U.S. intelligence has detected increased activity at Syrian chemical warfare facilities, raising concerns about the regime potentially using chemical weapons (CW) against the opposition. Although such an action would likely only be carried out in extremis, Bashar al-Assad and his cohorts are approaching that very status. Given the regime’s lack of regard for the casualties it has already inflicted and the value it places on its own survival above all else, the United States must prepare for the growing possibility of CW use in Syria.
After twenty months of internal war, the regime is in an increasingly difficult military situation. It suffered substantial reverses in November, losing territory, positions, troops, and equipment, including combat aircraft. The fighting capacity of its forces appears to be diminishing, and its standard tactic of bombing and shelling opposition areas, primarily civilian, is becoming less effective and more costly due to rebel antiaircraft fire and other tactics. As a result, pressure is undoubtedly rising within the regime to take different and more effective action — that has been the pattern for Damascus since the emergence of armed opposition in summer 2011.
Syria has a formidable CW capability. Its large inventory reportedly includes the nerve agents sarin and possibly VX, as well as mustard gas, a blister agent. Means of delivery include aerial bombs, missiles (e.g., Scuds), and artillery shells and rockets.
The Syrian military is trained to use these weapons and has the doctrine, forces, and munitions to carry out such attacks. These forces can reach anywhere in the country, and there is very little the opposition Free Syrian Army could do to stop them. Without intelligence warnings from external sources, rebel combatants and civilians would be highly vulnerable to surprise chemical attacks, increasing the chances for major casualties.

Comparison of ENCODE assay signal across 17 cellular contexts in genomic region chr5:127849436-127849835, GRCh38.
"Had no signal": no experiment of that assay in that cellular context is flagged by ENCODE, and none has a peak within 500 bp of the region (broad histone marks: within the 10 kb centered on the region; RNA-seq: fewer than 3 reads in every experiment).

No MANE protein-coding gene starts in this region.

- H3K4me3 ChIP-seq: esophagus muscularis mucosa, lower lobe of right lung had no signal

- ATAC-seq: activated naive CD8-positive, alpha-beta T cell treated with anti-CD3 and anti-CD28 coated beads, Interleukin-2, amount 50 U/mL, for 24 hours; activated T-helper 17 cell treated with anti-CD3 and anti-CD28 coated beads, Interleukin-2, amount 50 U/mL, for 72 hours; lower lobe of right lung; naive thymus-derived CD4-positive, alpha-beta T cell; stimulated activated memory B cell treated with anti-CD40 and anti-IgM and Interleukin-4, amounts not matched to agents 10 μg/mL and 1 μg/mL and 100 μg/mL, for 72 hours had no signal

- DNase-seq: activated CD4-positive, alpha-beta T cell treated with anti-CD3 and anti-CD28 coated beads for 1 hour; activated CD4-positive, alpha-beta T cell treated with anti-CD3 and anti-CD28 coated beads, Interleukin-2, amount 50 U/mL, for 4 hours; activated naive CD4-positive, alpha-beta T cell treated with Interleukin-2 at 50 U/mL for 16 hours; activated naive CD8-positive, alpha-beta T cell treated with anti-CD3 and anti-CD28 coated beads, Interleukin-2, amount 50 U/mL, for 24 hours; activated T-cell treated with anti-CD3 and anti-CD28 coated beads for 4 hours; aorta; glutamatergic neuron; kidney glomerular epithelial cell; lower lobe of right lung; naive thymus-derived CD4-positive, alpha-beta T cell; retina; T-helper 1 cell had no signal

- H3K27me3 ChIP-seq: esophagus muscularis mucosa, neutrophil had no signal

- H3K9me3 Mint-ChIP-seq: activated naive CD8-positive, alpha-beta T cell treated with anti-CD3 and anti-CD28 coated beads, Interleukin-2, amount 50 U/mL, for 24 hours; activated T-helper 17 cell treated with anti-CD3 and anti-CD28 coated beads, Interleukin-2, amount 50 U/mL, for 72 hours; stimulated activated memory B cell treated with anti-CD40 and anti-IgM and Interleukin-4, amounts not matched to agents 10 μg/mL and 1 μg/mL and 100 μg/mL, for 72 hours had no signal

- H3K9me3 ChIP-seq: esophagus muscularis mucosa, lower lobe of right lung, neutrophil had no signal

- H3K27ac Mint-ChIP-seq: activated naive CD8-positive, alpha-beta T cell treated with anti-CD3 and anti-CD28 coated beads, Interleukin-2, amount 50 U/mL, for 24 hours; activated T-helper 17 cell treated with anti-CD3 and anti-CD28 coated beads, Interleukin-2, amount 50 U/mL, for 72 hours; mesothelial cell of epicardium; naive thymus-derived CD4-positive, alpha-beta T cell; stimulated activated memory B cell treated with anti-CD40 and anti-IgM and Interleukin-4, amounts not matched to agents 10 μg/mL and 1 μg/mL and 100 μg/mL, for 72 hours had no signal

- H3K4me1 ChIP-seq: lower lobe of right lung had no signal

The regime could use chemical weapons in a variety of ways, from a limited or demonstration attack to large-scale offensive or defensive use to fundamentally change the military situation. At present, reports that the regime is weaponizing relatively small quantities of agent suggest the former. Limited CW use could be controlled better in terms of effects and visibility. The regime might also find it easier to explain away small-scale strikes as the work of “terrorists” or as a justifiable response to the military situation and the threat to the country.
“Unfortunately, the international community’s track record so far may have given Assad a bad lesson regarding the potential consequences of CW use.” – Jeffrey White, The Washington Institute
One form of limited attack could be a strike against a specific military target, aimed at affecting a local but important tactical situation. Such an attack would also demonstrate that the regime was ready, willing, and able to carry out such actions.
The regime could also conduct small-scale strikes on civilian targets to intimidate the population or punish them for supporting the rebels. This would be an escalation from the regime’s routine use of explosives and incendiary weapons against civilians and could produce substantially greater casualties. It would undoubtedly have profound psychological effects on an essentially defenseless population.
As for broader CW use, the regime could employ such weapons to support ground offensives in key areas where its forces have been unable to achieve success via conventional tactics (e.g., around Maarrat al-Numan in Idlib province; in and around Aleppo city; in Deir al-Zour province, perhaps near Abu Kamal or Mayadin). It could use them to support defensive operations in places where rebel forces are on the offensive (e.g., the relatively remote Raqqa province) or have regime forces surrounded (as happened at the 46th Regiment base near Atareb in Aleppo province and the artillery fire base at Mayadin; in both cases, the positions fell to the rebels after prolonged siege and final assault). Using CW in close proximity to its own forces would be risky, but the military has some chemical defense equipment and training and might be able to provide a measure of protection.
The regime could also use persistent CW agents for area denial, striking lines of communication, shelters, and medical and food facilities to prevent rebels and civilians from using them. Finally, local military commanders operating independently of the government could decide to use CW on their own, whether out of revenge, frustration, fear, or other motivations. This would of course depend on access to munitions and delivery means, but in conditions where units are isolated or the chain of command is breaking down, such use is possible.